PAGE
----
Ryanair Bans ‘Wheelies’ in Cabin for Non-Priority Passengers

(Bloomberg) -- Ryanair Holdings Plc is locking the cabin door on traditional carry-on suitcases for its non-priority customers and forcing them to check the luggage for a fee -- or go with a smaller bag -- to save time loading passengers on and off flights.

Starting Nov. 1, Europe’s biggest discount airline will only allow travelers who pay for priority boarding to bring the so-called wheelies -- the wheeled suitcases created to fit in overhead bins -- on board along with a smaller item, it said Thursday. Non-priority customers can only bring the smaller bag, typically a handbag, backpack or laptop bag, onto the flight.

Traditional-size carry-ons, the larger of the two bags most airline passengers can now bring in the cabin, will be relegated to the hold and cost 8 pounds ($10.26) for non-priority customers to stow, Ryanair said. The Dublin-based airline said the move is aimed at speeding the boarding process and limiting flight delays. The company, known as the most efficient operator in the industry, relies on quick turnarounds to squeeze profit out of its tight schedule of cheap flights.

Ryanair billed the decision as a way to lower checked-bag fees by introducing a smaller and less-expensive category of checked baggage. It’ll cost 8 pounds for non-priority and 6 pounds for priority customers at the time of booking to check luggage weighing up to 10 kilograms (22 pounds). Currently the cost is 25 pounds to check any bag weighing up to 20 kilograms.


Crammed Bins

The company said it doesn’t expect to make more money from the change, though analysts at Goodbody Stockbrokers forecast the move will add about 125 million euros to Ryanair’s sales through the remainder of this financial year, raising its estimate by 1.6 percent.

Ryanair has atypically boasted one of the most generous carry-on allowances among low-cost discounters, previously allowing passengers bring two bags in the cabin. Last year, the carrier changed those rules and required passengers to place the bigger of two bags in the hold -- free of charge -- after struggling to meet its 25-minute “turnaround” target as crew tried to pack excessive luggage in limited overhead bin space.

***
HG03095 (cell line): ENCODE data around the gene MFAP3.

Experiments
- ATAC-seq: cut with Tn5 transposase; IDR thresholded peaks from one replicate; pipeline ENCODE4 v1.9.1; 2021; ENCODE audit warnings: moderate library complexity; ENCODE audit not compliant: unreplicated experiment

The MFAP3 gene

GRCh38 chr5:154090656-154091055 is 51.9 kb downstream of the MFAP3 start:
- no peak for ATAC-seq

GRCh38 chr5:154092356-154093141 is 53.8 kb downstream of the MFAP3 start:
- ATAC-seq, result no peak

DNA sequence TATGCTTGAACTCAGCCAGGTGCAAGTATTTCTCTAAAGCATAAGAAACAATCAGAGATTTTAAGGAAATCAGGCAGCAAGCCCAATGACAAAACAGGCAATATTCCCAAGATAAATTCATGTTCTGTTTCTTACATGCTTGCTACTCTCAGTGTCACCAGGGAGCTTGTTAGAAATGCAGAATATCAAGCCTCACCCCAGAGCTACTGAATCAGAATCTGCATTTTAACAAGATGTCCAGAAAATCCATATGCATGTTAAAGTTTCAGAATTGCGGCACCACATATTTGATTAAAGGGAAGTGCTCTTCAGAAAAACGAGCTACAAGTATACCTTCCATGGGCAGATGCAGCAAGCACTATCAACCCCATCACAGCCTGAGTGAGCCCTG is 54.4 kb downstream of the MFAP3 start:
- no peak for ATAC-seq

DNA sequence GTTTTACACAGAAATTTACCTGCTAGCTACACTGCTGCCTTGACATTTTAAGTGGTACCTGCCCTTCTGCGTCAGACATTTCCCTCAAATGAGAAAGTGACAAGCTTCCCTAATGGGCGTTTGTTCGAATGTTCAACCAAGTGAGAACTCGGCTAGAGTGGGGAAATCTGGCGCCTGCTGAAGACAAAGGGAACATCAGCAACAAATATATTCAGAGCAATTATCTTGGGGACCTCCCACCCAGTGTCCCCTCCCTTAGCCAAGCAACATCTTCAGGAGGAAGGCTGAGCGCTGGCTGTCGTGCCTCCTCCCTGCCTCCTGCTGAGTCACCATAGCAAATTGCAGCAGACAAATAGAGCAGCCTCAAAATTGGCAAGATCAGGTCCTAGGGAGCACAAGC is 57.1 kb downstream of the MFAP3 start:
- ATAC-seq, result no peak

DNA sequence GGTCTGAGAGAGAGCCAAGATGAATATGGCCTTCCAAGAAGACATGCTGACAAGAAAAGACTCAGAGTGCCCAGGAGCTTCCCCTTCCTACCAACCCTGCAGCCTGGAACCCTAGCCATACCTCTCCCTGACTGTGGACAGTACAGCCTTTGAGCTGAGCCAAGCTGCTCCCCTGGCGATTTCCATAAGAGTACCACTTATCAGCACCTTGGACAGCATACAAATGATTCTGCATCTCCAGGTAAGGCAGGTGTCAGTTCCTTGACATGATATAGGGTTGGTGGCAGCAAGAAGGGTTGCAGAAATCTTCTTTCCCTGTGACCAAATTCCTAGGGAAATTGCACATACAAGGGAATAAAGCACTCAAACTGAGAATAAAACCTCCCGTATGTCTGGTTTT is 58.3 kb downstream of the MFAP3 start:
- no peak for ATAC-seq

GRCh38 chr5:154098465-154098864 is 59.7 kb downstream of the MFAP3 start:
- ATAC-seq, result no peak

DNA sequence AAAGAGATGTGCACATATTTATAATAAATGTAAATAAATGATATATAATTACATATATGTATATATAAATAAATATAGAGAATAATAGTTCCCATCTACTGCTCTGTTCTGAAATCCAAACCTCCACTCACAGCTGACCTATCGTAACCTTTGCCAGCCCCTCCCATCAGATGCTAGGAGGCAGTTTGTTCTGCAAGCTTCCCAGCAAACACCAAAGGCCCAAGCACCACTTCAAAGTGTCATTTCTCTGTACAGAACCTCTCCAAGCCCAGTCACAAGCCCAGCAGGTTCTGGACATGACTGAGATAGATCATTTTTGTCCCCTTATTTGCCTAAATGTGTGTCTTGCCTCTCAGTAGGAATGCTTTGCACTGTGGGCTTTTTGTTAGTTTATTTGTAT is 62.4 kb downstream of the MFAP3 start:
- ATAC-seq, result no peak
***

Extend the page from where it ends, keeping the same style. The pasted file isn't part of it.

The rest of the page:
The latest change makes its policy more restrictive than even EasyJet Plc, which has been steadfastly committed to a one-bag rule, with staff forcing passengers to squeeze smaller handbags and camera bags inside before boarding. The Luton, England-based airline introduced its own “hands-free” option last year allowing customers to pay 4 euros to check a cabin bag into the aircraft’s hold before passing through security.

Sixty percent of customers will be unaffected by Ryanair’s new policy, because they either pay for priority boarding already or travel with only a small bag, according to Chief Marketing Officer Kenny Jacobs.

“We expect that the other 40 percent will either choose to buy priority boarding or a 10 kilogram check bag, or will choose to travel with only one (free) small bag,” he said in a statement. Ryanair said it’s also increasing the size of the smaller category of carry-on bags by 40 percent.

Old

New

Priority

- 1 free ‘wheelie’
- 1 smaller bag
- 1 free ‘wheelie’
- 1 smaller bag
- checked bag up to 10kg for £6 fee

Non-Priority

- 1 free ‘wheelie’
- 1  smaller bag up to 35x20x20cm
- 1 free bag up to 40x20x25cm
- checked bag up to 10kg for £8 fee

©2018 Bloomberg L.P.